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Summary of Recent Discussion

  • To: PI Policy Task Force < >
  • From: leo vegoda < >
  • Date: Thu, 7 Aug 2003 10:30:13 +0200
  • Cc: Rob Blokzijl < >
  • Organization: RIPE Network Coordination Centre

Dear Colleagues,

Below is a summary of the recent discussions on the list. If there
are no objections to it, I would like to send it to the
address-policy-wg@localhost mailing list on Monday morning. That
will give the wide WG an opportunity to review and discuss the
issues raised prior to the Address Policy WG's session at RIPE 46 on
3 September.

Best regards,

-- 
leo vegoda
RIPE NCC
Registration Services Manager


A summary of the PI TF's initial discussions was agreed and posted
to the lir-wg@localhost mailing list on 6 May 2003. It can be found
at:

http://www.ripe.net/ripe/mail-archives/lir-wg/2003/msg00265.html

Gert Dring presented on the discussion at the RIPE 45 LIR WG
session. His slides can be found at:

http://www.ripe.net/ripe/meetings/ripe-45/presentations/ripe45-lir-pi-tf.pdf

At RIPE 45 there was an agreement that the Task Force should
continue its work. There was also an agreement that the PI policy is
tied to the qualifying criteria for an initial IPv4 allocation.

Discussion focused around a straw-man proposal to make four related
policy changes. The proposed changes are outlines below along with a
summary of comments received on them.

1. Reduce the minimum allocation size from /20 to /21
 
 - There was some support for this point. There were requests for
   /21 allocations to come from a new and separately identified
   address blocks. 
 
2. Remove the requirement to show an immediate need for 25% of the
   allocated address space (a /23 in this case)
 
 - There was no objection to this point. It was pointed out that
   with a lower barrier to entry the overhead of checking each
   requester is ready to use 512 IP addresses straight away would be
   unlikely to be equal to the value of the work.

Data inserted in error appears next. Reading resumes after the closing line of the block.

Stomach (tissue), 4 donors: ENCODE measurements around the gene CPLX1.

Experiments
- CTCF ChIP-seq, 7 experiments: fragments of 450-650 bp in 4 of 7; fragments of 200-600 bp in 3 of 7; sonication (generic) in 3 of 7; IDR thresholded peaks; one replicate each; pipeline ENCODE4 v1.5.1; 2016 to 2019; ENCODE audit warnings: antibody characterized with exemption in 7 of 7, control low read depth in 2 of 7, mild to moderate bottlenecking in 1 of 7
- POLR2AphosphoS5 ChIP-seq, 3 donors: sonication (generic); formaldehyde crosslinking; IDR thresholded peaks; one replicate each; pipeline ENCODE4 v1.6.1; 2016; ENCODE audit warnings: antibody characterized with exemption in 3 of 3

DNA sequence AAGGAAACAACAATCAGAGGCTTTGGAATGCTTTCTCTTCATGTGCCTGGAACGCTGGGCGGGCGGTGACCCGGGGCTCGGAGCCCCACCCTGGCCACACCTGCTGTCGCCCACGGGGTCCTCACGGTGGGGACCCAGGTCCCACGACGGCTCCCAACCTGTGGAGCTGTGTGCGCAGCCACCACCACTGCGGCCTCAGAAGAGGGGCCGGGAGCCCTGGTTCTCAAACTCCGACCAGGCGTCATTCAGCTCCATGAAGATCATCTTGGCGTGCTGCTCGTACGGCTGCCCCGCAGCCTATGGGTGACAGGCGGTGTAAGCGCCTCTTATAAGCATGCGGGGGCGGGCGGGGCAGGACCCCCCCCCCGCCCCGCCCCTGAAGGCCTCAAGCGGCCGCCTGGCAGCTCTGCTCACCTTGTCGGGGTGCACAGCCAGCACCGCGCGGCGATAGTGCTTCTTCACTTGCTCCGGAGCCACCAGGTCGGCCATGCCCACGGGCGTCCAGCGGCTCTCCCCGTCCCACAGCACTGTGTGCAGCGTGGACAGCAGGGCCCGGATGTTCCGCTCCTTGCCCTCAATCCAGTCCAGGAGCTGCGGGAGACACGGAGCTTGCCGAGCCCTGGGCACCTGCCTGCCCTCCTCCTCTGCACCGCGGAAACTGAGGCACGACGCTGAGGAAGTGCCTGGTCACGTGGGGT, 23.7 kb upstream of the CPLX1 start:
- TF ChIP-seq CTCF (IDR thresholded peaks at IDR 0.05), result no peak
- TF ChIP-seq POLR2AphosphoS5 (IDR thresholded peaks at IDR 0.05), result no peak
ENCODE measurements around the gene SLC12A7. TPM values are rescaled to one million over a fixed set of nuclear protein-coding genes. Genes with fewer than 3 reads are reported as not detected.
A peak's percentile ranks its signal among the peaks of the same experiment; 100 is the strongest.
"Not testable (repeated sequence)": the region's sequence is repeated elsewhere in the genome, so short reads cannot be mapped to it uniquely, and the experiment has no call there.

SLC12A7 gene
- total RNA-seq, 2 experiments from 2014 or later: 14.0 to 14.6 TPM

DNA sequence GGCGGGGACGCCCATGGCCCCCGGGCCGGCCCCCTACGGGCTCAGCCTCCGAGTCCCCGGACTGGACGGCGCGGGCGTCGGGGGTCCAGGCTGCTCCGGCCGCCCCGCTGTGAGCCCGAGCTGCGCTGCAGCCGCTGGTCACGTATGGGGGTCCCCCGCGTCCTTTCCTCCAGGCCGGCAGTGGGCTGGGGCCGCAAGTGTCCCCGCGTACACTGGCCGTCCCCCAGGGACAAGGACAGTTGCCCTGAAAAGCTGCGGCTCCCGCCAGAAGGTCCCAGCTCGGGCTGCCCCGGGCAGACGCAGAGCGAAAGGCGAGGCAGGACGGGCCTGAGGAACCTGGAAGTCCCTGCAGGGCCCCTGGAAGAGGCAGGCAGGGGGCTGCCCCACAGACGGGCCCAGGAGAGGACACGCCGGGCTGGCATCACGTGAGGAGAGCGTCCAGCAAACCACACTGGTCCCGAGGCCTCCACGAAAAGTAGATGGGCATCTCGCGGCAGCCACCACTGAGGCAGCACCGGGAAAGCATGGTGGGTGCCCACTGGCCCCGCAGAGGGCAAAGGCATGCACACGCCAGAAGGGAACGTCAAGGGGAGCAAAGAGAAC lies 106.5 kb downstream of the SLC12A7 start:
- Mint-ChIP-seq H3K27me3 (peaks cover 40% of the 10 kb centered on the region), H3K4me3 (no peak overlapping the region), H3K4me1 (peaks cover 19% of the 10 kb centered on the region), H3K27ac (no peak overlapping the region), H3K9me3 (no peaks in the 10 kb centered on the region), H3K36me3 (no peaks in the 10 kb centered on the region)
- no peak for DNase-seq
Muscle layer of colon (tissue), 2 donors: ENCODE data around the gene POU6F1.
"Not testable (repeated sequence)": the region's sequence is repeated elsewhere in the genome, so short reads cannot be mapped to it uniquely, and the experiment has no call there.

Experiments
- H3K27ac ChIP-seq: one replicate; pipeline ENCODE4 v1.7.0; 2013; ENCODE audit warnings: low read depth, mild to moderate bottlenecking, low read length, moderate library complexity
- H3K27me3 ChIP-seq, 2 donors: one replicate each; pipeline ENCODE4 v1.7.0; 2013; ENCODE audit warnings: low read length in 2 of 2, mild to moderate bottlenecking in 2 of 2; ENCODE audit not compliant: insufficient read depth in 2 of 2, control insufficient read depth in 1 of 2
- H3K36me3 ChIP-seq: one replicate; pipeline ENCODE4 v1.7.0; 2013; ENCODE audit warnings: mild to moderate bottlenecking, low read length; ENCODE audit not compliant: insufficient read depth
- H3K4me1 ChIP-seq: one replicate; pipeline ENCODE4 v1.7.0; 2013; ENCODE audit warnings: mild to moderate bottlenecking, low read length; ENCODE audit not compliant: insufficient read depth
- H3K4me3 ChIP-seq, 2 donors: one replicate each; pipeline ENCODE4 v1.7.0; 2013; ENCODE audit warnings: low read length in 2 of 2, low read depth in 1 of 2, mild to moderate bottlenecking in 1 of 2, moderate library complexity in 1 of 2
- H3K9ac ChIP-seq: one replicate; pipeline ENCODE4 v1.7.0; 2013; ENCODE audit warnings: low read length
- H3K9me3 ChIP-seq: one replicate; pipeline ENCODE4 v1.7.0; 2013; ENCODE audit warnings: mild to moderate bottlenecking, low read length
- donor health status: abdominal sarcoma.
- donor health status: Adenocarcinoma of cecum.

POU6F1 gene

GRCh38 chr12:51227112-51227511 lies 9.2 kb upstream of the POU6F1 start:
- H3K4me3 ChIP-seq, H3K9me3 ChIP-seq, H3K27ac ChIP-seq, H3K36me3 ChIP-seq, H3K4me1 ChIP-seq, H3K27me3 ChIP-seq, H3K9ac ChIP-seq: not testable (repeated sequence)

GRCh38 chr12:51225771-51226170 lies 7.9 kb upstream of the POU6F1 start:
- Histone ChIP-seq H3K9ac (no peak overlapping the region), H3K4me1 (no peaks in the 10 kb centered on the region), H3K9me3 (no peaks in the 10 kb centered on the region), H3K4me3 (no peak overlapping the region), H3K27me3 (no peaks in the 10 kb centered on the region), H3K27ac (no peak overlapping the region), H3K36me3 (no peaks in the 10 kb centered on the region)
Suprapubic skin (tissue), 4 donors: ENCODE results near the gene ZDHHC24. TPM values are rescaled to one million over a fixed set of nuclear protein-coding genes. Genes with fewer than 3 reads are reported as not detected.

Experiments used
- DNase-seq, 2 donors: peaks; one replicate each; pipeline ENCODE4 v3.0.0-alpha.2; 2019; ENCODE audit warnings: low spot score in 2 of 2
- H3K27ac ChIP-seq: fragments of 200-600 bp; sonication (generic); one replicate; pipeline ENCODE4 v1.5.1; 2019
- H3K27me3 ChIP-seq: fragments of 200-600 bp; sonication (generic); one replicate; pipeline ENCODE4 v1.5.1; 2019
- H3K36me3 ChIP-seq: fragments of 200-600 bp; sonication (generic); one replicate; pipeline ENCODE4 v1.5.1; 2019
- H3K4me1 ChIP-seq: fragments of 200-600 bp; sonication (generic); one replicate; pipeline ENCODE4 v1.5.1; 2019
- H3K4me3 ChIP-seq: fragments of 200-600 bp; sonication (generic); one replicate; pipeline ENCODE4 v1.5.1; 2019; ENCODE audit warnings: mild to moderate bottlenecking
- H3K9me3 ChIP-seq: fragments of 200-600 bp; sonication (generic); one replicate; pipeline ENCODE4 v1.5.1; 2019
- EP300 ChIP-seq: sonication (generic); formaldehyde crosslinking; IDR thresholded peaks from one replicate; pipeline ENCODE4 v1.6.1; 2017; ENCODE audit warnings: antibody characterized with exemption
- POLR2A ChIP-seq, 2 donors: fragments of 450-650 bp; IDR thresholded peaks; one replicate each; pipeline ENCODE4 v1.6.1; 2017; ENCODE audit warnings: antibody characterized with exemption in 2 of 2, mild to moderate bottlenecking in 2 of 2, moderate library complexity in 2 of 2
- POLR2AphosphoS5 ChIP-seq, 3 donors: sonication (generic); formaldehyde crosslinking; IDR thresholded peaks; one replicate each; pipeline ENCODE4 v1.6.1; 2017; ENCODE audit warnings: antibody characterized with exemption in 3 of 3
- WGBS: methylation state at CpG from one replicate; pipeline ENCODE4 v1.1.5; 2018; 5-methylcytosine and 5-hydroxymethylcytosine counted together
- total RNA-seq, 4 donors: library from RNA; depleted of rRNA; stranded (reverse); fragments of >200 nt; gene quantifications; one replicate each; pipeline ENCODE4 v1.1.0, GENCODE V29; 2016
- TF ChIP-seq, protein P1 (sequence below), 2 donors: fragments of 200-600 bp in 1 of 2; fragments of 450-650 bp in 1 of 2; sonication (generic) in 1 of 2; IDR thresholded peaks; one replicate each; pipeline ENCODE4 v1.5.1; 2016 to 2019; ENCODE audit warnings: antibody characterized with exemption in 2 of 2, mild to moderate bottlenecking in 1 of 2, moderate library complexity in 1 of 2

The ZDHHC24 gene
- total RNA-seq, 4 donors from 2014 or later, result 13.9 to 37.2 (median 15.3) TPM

3. No longer assign PI (Portable) address space to End Users 
 
 - There some support for to this point. The issue of Root DNS
   Servers was raised but it was noted that all Root DNS Servers
   operating in this region already have address assignments.  
 
4. End Users requiring a portable address block could become an LIR
   and receive a /21 allocation.
 
 - There was some support for this point. The costs of operating an
   LIR were raised as an issue. It was also noted that everyone may
   become an LIR. There is no barrier to membership of the RIPE NCC.
   There was a suggestion for a one-time service fee.
 
There were also some additional comments:
 
It was noted that if the policy allows for address allocations based
on other criteria than prior demonstrated need some providers may
filter those allocations. It was also noted that the RIPE NCC cannot
provide any guarantee as to whether address space will or will not
be routed of filtered by network operators. 

Some statistics were requested and provided for the first half of
2003:
 
ASN assignments: 599 
Allocation: 377 
PI Assignments: 408 
 
Number of /20s allocated per month for the same period:
 
200301  7
200302 20
200303 14
200304 16
200305 35
200306 24

Finally, it was noted that there is a requirement for globally
unique addresses that will not be routed on the Internet.




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